We reach the equivalent of automotive nirvana near the top of Jebel Jais where the 650S’s exhaust note is bouncing off the mountain range as we hit warp speed into a sweeping right-hander.

Then, it ends. The Emiratis are yet to finish the road and it ends with a gravel patch to the top, which we didn’t bother driving.

It’s slightly cooler at the top with temperatures sitting at around 35 degrees. It was also perfectly timed given we were down to under a quarter of a tank worth of fuel left and the range showing 30km — despite the nearest petrol station being 40km away.

Without wanting to risk third-degree sunburn, we tested out the 650S Spider’s drop-top driving mode during the night, where the temperature was still sitting at 37 degrees around midnight.

It’s certainly a more enticing experience with the roof off, but the 650S Spider doesn’t have that explosive and raucous engine note at low speeds that a Ferrari or Lamborghini does. It still has presence, but it blends in more than an Italian supercar would at low speeds.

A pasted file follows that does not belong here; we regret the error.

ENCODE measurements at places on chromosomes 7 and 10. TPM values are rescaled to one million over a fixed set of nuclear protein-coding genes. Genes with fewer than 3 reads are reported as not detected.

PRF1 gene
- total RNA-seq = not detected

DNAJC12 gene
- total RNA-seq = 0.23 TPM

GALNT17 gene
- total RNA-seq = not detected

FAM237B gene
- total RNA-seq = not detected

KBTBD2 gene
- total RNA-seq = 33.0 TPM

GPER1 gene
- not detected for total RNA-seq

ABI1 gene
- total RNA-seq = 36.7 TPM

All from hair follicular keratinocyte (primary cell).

When it comes to selling McLarens, the Emiratis have recently taken the sales crown, with Dubai’s McLaren dealership yielding the most vehicle sales of any McLaren dealership in the world — even exceeding sales of the company’s London arm.

Most of these cars will sit in the hands of people that will drive them on a highway or on a weekend to the Dubai Mall. It’s a great shame, really, because the McLaren 650S Spider is an incredible, uncompromised supercar.

Even with the searing heat, it performed incredibly well and didn’t falter once. This car is an engineer’s masterpiece and one of the main reasons you wouldn’t bother spending more money for a 675LT or even a P1 — this is the perfect all rounder.

Our stint in Dubai included time at the high-end Armani hotel located inside the Burj Khalifa. This ultra-luxury, high-end hotel aptly matches the McLaren 650S's persona and has a car park to match. If you have enough time, it's also worth squeezing in a visit to At.mosphere Restaurant on level 122 for amazing views.

At $505,750 locally in 650S Spider trim, those after a more conservative 650S can save $46,500 by opting for the 650S coupe instead. Either way, this car is guaranteed to put a massive smile on your face, whether you drive it up the highest mountain in the UAE or down the Great Ocean Road.

Click on the Photos tab to see a full McLaren 650S Spider image gallery by Paul Maric.